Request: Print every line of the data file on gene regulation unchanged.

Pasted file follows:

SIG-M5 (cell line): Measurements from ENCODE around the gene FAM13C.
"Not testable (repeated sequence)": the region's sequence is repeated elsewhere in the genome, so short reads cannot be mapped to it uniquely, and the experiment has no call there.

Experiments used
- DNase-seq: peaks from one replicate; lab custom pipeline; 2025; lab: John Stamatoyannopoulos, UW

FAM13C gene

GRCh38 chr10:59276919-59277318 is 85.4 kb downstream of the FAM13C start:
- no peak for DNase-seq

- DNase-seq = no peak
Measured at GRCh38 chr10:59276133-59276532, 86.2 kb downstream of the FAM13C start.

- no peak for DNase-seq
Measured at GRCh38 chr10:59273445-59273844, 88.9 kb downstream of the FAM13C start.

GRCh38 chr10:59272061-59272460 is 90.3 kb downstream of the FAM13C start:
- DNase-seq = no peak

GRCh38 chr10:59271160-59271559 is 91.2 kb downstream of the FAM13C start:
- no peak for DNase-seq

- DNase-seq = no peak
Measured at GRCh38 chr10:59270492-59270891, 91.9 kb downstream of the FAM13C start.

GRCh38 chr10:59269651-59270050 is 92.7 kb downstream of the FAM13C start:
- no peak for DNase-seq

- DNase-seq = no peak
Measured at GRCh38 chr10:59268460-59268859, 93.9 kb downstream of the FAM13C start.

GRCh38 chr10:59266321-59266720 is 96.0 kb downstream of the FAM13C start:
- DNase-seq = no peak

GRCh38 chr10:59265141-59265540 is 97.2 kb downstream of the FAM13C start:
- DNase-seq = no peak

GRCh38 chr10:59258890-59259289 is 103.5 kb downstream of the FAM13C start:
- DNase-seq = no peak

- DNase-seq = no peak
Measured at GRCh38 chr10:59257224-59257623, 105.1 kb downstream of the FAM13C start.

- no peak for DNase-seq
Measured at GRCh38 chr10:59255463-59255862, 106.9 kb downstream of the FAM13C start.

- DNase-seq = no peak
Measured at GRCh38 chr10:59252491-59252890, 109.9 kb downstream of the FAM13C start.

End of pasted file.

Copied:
SIG-M5 (cell line): Measurements from ENCODE around the gene FAM13C.
"Not testable (repeated sequence)": the region's sequence is repeated elsewhere in the genome, so short reads cannot be mapped to it uniquely, and the experiment has no call there.

Experiments used
- DNase-seq: peaks from one replicate; lab custom pipeline; 2025; lab: John Stamatoyannopoulos, UW

FAM13C gene

GRCh38 chr10:59276919-59277318 is 85.4 kb downstream of the FAM13C start:
- no peak for DNase-seq

- DNase-seq = no peak
Measured at GRCh38 chr10:59276133-59276532, 86.2 kb downstream of the FAM13C start.

- no peak for DNase-seq
Measured at GRCh38 chr10:59273445-59273844, 88.9 kb downstream of the FAM13C start.

GRCh38 chr10:59272061-59272460 is 90.3 kb downstream of the FAM13C start:
- DNase-seq = no peak

GRCh38 chr10:59271160-59271559 is 91.2 kb downstream of the FAM13C start:
- no peak for DNase-seq

- DNase-seq = no peak
Measured at GRCh38 chr10:59270492-59270891, 91.9 kb downstream of the FAM13C start.

GRCh38 chr10:59269651-59270050 is 92.7 kb downstream of the FAM13C start:
- no peak for DNase-seq

- DNase-seq = no peak
Measured at GRCh38 chr10:59268460-59268859, 93.9 kb downstream of the FAM13C start.

GRCh38 chr10:59266321-59266720 is 96.0 kb downstream of the FAM13C start:
- DNase-seq = no peak

GRCh38 chr10:59265141-59265540 is 97.2 kb downstream of the FAM13C start:
- DNase-seq = no peak

GRCh38 chr10:59258890-59259289 is 103.5 kb downstream of the FAM13C start:
- DNase-seq = no peak

- DNase-seq = no peak
Measured at GRCh38 chr10:59257224-59257623, 105.1 kb downstream of the FAM13C start.

- no peak for DNase-seq
Measured at GRCh38 chr10:59255463-59255862, 106.9 kb downstream of the FAM13C start.

- DNase-seq = no peak
Measured at GRCh38 chr10:59252491-59252890, 109.9 kb downstream of the FAM13C start.